June 10, 1948.
Appeal from the City Court of the City of New York, New York County, RIVERS, J.
Nathan L. Levine and Emanuel Goldberg for appellant.
Clarence S. Barasch and Alexander Pfeiffer for George Kremer, Sr., and another, respondents.
The action is by a real estate broker who claims to have procured, jointly with the defendant Moskowitz, for the defendants Kremer, a lease of their property to the defendant Brooks. The cause of action attacked alleges the plaintiff's employment by the two Kremers, with authority in the plaintiff to employ cobrokers, an agreement between the plaintiff and the defendant Moskowitz to divide the commission equally, and the making of a lease by the Kremers to the defendant Brooks through the joint efforts of the plaintiff and the defendant Moskowitz. It is then alleged that Moskowitz conspired with the defendants already named and another defendant, Katz, to have the commission paid by the Kremers shared by Moskowitz and Katz to the exclusion of the plaintiff, that they conspired to and did deprive the plaintiff of its lawful share of the commission, and agreed to withhold from the plaintiff the fact that the lease had been consummated. It is alleged further that Moskowitz and Katz received and shared the commission and that the plaintiff, despite demand, has not been paid its share.
This complaint alleges a cause of action for wrongfully inducing a breach of contract. The appellant's brief states that the complaint has been patterned after the complaint in Hornstein v. Podwitz ( 254 N.Y. 443). The court below, however, held the cause of action as pleaded insufficient because of the absence of an allegation of specific damage, such as the insolvency of the owner who had employed it. While the complaint in Hornstein v. Podwitz ( supra) did allege the owner's insolvency, the decision does not, in my opinion, hold this allegation or one of similar nature to be essential to a recovery. The principle announced there is that a cause of action exists against third persons who confederate with the broker's employer to defeat the broker's recovery of commission.
Nor does the fact that the broker has already earned his commission and thus has a good cause of action in contract against his employer defeat an action in tort for inducing a breach. Indeed, in Hornstein v. Podwitz ( supra), the Court of Appeals specifically disapproved two cases which had denied the right to recover in tort merely because the brokerage contract had been executed and nothing remained to be done under it beyond paying the earned commission ( Pepper v. Korn, 218 A.D. 513; Weinberg v. Irwinessie Holding Corp., 225 A.D. 241).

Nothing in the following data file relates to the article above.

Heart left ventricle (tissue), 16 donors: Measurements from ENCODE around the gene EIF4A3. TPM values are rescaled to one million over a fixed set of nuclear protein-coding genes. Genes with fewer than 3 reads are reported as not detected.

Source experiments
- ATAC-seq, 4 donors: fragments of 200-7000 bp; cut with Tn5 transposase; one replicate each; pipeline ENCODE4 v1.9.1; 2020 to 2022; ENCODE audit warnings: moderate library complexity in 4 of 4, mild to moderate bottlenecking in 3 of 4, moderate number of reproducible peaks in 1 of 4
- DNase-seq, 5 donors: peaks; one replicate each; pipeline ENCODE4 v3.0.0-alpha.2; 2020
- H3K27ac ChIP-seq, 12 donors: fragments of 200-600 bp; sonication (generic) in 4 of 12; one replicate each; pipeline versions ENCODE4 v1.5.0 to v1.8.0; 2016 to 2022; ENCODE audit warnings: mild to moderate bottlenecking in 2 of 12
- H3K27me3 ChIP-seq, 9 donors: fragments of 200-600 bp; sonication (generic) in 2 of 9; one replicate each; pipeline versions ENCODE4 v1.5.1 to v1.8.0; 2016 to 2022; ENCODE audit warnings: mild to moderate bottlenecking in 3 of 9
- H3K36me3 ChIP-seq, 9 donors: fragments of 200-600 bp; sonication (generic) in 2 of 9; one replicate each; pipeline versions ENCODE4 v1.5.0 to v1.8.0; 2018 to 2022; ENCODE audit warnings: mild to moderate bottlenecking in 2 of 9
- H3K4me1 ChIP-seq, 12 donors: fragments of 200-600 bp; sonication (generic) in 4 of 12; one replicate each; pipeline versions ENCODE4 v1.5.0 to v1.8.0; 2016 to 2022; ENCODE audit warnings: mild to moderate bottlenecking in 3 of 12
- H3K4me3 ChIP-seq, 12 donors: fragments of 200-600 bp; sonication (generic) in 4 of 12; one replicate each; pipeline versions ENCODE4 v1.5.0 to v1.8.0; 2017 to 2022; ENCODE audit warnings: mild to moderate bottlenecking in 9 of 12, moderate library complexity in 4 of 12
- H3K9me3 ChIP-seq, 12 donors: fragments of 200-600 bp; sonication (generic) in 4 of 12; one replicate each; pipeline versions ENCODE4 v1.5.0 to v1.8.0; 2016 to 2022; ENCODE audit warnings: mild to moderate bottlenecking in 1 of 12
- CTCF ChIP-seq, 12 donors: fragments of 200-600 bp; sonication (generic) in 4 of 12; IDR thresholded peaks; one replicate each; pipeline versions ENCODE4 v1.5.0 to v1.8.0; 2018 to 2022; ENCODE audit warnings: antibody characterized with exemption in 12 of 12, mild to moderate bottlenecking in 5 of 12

I do not regard Shapiro v. Greenwich Sav. Bank ( 266 A.D. 359, affd. 293 N.Y. 724) and Simon v. Noma Electric Corp. ( 293 N.Y. 171) as holding to the contrary. These cases were decided after trial and dealt with the sufficiency of proof, rather than of pleading. It has been held that a general allegation of damage in this type of complaint is all that is required ( Tatarsky v. Wavecrest Bldg. Corp., 49 N.Y.S.2d 335, affd. 268 A.D. 885; Norris v. Pase Motors, N YL.J., Sept. 27, 1944, p. 655, col. 3, NULL, J.). I find no decision in this department, as argued by the respondents, which lays down a contrary rule. Nor do I see any valid reason why an action for wrongful inducement of a breach of a brokerage commission contract should be placed in a class by itself and hemmed in with restrictions not applicable to other cases.
The Kremers, the only respondents appearing in this court, urge further that they can in no event be held liable for a conspiracy to induce the breach of their own contract obligations. In support of this contention they cite Labow v. Para-Ti Corp. ( 272 A.D. 890) and Friedman v. Roseth Corp. ( 270 A.D. 988, affd. 297 N.Y. 495). This contention, however, overlooks the fact that the complaint does not stop with the allegation of the employment agreement between the plaintiff and the Kremers. It alleges in addition the agreement between the plaintiff and Moskowitz to divide the commission. The Kremers were not parties to this latter contract and the first cause of action charges the Kremers with conspiring to bring about the breach of that contract as well. Since the cause of action thus charges the Kremers with inducing the breach of an agreement to which they were not parties, the rule of the two cases just cited is inapplicable.
The order dismissing this cause of action is therefore reversed, with $10 costs and disbursements, and the motion denied.
CHURCH and HECHT, JJ., concur.
Order reversed, etc.